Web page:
Not all vaginas are created equal, at least in terms of the microbes they harbor.
During a 16-week study, scientists analyzed microbial samples taken from the vaginas of 32 women. In the end, the researchers discovered that not only is each woman’s vaginal microbial community unique but also these microbiomes can change drastically in just days.
Published in Science Translational Medicine (1), the results suggest that doctors need to rethink the commonly held belief that all women have the same bacteria in their vagina. Therefore, it’s unlikely that all women would respond favorably to identical treatments for bacterial vaginosis and other infections of that part of the birth canal.
Previously, Ravel and others have shown that five distinct types of microbial communities exist in the vagina. These different types often correlate to a woman’s ethnicity. In this new study, Ravel and his colleagues asked 32 women to take swaps of their vagina twice a week for 16 weeks. Each week, the women sent the samples along with a diary of their sexual and hygiene habits to the researchers.
To identify changes in the microbial communities, Ravel and his collaborators sequenced bacterial rRNA genes from the samples. As in previous studies, the scientists characterized each woman's bacterial colony into one of five types based on the different kinds and quantities of each bacteria present.
The most surprising finding was the dramatic day-to-day changes in some of the vaginal microbiomes, Ravel said. "We saw a certain kind of community in one woman. Three days later it was 99% different, a major shift in composition," he said. On the other hand, some women's vaginal composition did not change very much at all. This was the first study to look at women’s vaginal ecosystems over an extended period of time.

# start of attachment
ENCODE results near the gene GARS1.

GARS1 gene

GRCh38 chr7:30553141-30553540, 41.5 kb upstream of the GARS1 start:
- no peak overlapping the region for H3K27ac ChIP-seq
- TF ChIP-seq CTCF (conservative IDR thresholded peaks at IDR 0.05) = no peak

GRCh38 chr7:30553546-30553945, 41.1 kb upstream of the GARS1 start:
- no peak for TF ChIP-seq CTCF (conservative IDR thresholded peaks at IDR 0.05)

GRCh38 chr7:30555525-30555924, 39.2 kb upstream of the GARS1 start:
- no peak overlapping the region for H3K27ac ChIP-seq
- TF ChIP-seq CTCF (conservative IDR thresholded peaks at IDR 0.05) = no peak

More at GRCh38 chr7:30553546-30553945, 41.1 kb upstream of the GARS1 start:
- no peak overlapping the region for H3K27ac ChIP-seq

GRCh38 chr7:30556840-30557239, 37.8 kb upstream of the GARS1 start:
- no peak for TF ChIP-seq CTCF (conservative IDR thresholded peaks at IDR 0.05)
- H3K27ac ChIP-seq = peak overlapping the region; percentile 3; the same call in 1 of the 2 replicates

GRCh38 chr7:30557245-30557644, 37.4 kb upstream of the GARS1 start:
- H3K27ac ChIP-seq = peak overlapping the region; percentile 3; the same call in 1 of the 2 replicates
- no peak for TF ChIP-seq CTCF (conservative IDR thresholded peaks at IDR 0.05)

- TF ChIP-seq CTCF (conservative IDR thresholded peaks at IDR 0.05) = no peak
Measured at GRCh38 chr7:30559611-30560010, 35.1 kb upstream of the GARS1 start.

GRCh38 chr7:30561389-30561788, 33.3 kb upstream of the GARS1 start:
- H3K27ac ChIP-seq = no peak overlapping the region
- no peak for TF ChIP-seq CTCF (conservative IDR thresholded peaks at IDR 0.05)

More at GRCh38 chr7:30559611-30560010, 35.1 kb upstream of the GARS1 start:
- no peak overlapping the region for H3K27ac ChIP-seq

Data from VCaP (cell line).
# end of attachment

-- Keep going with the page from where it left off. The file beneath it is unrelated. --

“Each woman is telling her own story,” said Larry Forney, a University of Idaho microbial ecologist and Ravel’s co-author.
But despite their microbial differences, the analysis showed that women are still producing the same metabolites. For example, all the samples showed traces of lactic acid.
In the end, the story remains incomplete. Scientists don't know the exact purpose that the vaginal microbes serve, why they vary, or why they produce the same byproducts.
The research is, however, a "gateway" to personalized medicine for women, Forney said. By determining the different vaginal ecosystems that exist and how they vary woman-to-woman, gynecologists could understand what each patient’s “healthy” vaginal colony looks like. Then, in the event of an infection, doctors could more accurately prescribe a probiotic unique to the woman’s microbial make-up, instead of a general antibiotic.
Next Ravel and Forney's team plans to continue their study of vaginal ecosystems by sampling 135 women each day for 10 weeks. The results should clue scientists in to the behavior that causes vaginal bacterial colonies to change and what the microbial community is like just prior to infection.
1. Pawel, G. et al. 2012. Sci Transl Med 4(132): 132ra52